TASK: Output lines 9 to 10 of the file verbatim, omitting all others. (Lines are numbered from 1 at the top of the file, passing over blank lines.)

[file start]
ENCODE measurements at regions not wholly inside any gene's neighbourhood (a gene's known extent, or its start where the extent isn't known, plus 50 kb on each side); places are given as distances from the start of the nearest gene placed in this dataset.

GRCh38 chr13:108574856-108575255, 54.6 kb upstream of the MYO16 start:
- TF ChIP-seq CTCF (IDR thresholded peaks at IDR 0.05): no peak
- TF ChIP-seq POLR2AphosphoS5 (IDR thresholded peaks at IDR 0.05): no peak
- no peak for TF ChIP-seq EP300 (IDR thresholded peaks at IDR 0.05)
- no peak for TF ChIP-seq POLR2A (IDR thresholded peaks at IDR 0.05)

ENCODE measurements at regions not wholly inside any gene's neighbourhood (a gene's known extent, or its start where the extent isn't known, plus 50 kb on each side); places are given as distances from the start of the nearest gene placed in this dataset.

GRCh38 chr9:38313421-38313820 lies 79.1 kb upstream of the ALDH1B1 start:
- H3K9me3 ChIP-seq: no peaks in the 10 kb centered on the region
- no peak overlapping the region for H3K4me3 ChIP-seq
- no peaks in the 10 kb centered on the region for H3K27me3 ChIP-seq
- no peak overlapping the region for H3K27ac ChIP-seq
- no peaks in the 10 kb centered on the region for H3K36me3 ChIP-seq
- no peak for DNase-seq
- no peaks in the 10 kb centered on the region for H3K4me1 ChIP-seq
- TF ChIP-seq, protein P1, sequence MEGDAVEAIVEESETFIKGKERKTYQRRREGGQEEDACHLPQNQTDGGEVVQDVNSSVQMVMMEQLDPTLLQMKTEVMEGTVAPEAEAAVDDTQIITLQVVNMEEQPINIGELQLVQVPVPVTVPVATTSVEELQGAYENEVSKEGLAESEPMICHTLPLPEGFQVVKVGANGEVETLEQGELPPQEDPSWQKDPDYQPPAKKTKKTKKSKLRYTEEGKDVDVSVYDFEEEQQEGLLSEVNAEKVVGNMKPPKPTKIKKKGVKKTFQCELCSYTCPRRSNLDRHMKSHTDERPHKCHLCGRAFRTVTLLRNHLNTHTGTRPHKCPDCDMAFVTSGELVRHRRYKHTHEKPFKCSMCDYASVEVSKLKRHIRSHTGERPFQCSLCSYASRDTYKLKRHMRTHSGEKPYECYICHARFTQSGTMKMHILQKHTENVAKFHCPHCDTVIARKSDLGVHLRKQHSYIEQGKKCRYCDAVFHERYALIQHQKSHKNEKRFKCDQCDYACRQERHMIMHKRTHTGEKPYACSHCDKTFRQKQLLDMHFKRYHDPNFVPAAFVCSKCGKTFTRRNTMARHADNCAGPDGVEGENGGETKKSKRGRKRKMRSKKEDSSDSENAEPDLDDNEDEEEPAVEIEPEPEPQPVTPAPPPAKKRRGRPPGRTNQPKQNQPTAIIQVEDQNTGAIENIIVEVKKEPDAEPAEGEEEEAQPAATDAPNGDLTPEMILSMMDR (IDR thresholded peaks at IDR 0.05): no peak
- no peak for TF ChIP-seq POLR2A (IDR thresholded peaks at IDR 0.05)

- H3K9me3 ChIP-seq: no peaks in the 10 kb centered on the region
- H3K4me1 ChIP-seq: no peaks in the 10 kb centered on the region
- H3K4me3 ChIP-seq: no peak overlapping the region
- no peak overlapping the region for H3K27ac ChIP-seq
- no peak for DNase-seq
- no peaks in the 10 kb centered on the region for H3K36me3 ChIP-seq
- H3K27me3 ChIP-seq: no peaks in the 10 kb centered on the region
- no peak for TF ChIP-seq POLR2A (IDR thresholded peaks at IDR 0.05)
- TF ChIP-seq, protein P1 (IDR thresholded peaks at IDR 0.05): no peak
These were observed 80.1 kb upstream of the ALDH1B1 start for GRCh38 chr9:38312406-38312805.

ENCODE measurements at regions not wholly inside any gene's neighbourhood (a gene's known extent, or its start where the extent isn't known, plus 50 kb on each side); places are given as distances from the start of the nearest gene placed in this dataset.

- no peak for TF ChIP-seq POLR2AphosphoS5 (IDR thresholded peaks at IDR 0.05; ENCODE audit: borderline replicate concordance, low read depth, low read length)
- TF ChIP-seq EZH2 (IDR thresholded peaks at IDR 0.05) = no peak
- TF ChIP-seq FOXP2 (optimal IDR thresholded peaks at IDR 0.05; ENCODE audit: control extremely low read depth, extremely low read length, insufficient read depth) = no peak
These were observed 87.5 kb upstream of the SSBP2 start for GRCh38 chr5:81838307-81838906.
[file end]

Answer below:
- H3K9me3 ChIP-seq: no peaks in the 10 kb centered on the region
- no peak overlapping the region for H3K4me3 ChIP-seq